Cyprus Mail
Cyprus

Deadline to liberalise energy market passes again

Legislators warned on Tuesday that Cyprus could be liable to significant fines from the EU, after learning that the timetable for opening up the energy market has past again with the transition now being pushed back from July 2019 to ‘sometime in 2020’ in the best-case scenario.

The delay, MPs learned, is due to complications arising with a tender for the purchase of specialised software that is indispensable for the operation of the new system.

The Electricity Authority of Cyprus (EAC), which handled the tender concerning software to be purchased by the Distribution System Operator (DSO), declined the offer made to it.

The preferred tenderer has since challenged the decision with the Tenders Review Authority, which must rule on the matter before the matter can progress any further.

It is no secret that the state-run power company – currently the only producer of electricity in Cyprus – is averse to the opening up of the market.

The DSO and TSO (Transmission System Operator) are effectively arms of the Electricity Authority. But since these two bodies have been designated as monitors once the market opens up, giving them access to suppliers’ proprietary data, they need to be rendered ‘independent’.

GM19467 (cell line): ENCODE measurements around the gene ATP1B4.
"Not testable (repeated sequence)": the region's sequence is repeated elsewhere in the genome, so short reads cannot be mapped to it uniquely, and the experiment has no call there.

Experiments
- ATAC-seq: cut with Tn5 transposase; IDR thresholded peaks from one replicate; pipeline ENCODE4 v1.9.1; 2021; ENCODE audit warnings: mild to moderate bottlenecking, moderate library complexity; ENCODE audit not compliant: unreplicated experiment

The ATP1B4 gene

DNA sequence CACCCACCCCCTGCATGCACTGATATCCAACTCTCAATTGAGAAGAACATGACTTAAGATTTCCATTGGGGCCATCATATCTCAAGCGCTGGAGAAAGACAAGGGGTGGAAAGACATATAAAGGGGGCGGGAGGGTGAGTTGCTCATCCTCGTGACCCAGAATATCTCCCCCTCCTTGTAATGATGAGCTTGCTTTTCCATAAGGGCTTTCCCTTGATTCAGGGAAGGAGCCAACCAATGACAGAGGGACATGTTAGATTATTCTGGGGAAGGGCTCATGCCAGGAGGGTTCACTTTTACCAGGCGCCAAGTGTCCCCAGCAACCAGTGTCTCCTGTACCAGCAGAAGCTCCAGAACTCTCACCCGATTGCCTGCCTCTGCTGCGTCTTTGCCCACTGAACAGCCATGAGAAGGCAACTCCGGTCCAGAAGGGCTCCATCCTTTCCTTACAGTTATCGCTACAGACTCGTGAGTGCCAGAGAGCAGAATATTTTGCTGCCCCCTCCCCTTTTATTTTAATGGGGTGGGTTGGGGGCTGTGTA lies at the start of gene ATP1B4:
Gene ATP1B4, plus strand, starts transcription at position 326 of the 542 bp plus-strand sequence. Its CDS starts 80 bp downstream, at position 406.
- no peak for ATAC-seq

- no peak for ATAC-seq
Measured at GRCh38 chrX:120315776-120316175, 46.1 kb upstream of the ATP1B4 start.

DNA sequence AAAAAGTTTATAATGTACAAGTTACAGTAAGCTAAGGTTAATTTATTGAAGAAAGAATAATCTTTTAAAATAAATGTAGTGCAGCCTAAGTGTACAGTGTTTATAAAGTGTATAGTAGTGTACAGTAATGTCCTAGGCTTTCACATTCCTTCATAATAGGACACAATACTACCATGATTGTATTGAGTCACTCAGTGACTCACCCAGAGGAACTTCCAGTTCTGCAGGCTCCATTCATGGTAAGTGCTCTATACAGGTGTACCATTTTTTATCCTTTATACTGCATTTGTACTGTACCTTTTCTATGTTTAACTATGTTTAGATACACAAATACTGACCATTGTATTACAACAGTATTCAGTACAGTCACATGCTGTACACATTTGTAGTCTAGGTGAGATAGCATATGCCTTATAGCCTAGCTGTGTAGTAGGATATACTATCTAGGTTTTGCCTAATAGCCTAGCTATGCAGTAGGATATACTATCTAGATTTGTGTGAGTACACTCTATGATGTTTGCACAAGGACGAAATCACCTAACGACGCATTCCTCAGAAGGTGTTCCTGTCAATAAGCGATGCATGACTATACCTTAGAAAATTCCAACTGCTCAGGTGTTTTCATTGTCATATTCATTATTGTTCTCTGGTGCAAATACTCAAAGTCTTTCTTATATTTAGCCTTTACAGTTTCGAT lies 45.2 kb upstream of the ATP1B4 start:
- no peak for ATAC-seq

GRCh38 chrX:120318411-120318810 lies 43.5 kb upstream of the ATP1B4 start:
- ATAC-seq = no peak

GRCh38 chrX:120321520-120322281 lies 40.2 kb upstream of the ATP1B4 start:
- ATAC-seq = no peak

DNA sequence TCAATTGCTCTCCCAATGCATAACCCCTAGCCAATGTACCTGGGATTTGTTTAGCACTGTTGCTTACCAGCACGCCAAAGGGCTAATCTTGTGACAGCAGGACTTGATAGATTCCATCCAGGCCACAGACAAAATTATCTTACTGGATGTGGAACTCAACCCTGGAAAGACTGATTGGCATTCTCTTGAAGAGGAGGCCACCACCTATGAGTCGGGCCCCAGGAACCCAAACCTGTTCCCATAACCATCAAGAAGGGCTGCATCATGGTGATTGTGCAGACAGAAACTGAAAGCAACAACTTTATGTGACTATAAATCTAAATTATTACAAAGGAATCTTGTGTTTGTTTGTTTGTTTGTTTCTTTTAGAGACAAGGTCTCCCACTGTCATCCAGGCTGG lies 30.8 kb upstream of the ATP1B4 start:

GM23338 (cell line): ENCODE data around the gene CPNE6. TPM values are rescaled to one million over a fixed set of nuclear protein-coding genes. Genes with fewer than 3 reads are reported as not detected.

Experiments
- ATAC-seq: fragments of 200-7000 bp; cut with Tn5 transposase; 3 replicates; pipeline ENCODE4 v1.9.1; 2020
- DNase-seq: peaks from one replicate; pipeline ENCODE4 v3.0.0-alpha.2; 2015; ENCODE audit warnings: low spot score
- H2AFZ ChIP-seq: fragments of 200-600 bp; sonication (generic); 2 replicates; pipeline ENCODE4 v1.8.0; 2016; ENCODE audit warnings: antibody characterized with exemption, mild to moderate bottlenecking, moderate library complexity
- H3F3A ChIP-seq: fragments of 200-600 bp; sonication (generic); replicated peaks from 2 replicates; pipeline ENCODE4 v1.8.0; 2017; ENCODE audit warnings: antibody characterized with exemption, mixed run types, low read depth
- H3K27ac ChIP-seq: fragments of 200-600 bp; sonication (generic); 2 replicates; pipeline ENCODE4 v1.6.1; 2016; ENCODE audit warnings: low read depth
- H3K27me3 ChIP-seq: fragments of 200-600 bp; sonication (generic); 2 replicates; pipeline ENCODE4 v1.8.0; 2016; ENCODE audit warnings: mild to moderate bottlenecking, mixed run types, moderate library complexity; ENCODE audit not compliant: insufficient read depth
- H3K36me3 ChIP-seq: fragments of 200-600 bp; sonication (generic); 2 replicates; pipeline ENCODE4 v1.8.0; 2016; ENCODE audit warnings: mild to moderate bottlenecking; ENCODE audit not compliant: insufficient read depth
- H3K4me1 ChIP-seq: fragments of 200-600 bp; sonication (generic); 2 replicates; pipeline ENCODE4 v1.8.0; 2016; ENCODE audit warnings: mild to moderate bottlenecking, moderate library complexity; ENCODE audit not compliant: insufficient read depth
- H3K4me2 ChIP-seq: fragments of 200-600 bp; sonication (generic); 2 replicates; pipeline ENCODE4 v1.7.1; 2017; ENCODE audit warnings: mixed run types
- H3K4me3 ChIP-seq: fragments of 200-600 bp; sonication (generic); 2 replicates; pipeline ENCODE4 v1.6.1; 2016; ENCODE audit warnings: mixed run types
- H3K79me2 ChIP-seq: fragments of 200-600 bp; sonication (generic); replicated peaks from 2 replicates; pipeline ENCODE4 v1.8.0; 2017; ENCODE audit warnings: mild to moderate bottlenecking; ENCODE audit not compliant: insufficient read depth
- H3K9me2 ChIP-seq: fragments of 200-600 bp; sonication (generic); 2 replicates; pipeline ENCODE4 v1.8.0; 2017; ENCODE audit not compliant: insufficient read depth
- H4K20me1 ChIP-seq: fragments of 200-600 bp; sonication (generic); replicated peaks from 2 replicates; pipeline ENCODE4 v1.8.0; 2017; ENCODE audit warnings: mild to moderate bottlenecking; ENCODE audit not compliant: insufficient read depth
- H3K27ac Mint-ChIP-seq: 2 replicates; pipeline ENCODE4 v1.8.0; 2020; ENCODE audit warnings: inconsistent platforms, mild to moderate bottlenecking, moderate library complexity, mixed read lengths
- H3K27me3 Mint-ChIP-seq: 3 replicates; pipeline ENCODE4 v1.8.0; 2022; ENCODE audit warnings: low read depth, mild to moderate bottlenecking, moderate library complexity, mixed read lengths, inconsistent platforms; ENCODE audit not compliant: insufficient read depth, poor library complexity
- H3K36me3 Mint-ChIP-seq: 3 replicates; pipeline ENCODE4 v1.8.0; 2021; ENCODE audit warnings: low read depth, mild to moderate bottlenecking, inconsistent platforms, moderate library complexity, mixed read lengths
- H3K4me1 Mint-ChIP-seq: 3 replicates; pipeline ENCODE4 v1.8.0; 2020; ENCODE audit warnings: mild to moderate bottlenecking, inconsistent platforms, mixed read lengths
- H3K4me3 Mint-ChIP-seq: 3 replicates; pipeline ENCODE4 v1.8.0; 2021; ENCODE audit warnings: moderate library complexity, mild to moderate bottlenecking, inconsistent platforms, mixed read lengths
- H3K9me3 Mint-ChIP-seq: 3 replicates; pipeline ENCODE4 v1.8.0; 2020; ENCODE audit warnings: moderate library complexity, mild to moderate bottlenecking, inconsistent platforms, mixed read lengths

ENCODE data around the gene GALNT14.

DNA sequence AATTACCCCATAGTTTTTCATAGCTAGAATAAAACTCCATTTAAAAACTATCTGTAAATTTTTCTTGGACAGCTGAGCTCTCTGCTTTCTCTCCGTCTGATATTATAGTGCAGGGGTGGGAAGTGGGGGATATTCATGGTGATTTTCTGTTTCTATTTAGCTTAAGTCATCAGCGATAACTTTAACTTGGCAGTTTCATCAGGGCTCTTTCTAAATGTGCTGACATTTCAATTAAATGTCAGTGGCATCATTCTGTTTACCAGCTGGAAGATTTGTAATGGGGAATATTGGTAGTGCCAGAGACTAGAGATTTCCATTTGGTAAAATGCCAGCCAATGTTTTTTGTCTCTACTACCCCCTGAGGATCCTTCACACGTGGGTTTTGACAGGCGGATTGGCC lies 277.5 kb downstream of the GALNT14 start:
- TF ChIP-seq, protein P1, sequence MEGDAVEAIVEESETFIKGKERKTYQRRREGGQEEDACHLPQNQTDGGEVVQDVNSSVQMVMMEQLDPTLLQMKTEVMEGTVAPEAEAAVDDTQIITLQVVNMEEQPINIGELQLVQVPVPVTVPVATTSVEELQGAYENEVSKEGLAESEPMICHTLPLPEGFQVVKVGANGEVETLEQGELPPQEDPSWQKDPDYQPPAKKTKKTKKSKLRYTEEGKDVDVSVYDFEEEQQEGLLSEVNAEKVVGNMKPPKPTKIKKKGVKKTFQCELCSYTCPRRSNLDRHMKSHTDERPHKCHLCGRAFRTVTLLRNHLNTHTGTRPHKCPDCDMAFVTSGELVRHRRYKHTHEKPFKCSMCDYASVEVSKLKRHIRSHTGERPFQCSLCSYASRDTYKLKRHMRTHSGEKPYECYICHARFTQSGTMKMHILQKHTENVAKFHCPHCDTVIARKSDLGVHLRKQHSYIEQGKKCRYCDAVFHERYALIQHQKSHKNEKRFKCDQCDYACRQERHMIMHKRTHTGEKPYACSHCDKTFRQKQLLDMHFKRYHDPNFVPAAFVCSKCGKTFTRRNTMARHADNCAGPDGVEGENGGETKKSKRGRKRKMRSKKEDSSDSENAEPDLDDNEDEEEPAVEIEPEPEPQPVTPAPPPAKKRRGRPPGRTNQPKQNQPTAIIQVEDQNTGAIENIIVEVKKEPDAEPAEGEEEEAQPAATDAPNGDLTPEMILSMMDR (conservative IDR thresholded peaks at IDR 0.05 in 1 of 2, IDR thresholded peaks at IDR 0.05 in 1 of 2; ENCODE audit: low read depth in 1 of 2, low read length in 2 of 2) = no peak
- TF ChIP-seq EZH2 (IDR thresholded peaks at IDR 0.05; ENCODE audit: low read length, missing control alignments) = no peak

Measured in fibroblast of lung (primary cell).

“It appears that the goal of transitioning to a free market has been postponed to sometime within 2020,” Disy MP Andreas Kyprianou said.

The DSO, he added, would need approximately 15 to 18 months after the award of the now hung tender to be in a position to operate the system.

Akel’s Costa Costa accused the government of botching the whole matter.

“The government’s sloppy handling has been proved yet again today, confirming our concerns that there is no way we can meet our goals, which are binding from the EU, for the penetration of renewable energy sources into the electricity grid.”

The TSO and the DSO had been supposed to be ready for the switch to the open market by July 2019 and April 2019, respectively.

Under full liberalisation, an ‘electricity exchange’ of sorts will be established, where suppliers’ bids for quantities of electricity will be updated every half an hour.

The exchange will match supply and demand and fix the price for a contract.

Essentially the Electricity Authority of Cyprus will act as a pool, or cache, of electricity.

The electricity exchange platform would be operated by the TSO, which will gain the added capacity of acting as market operator in addition to monitoring security of the overall electricity supply.

The system matching bids requires complex software, which needs to be customised to the particulars of the Cyprus electricity market.


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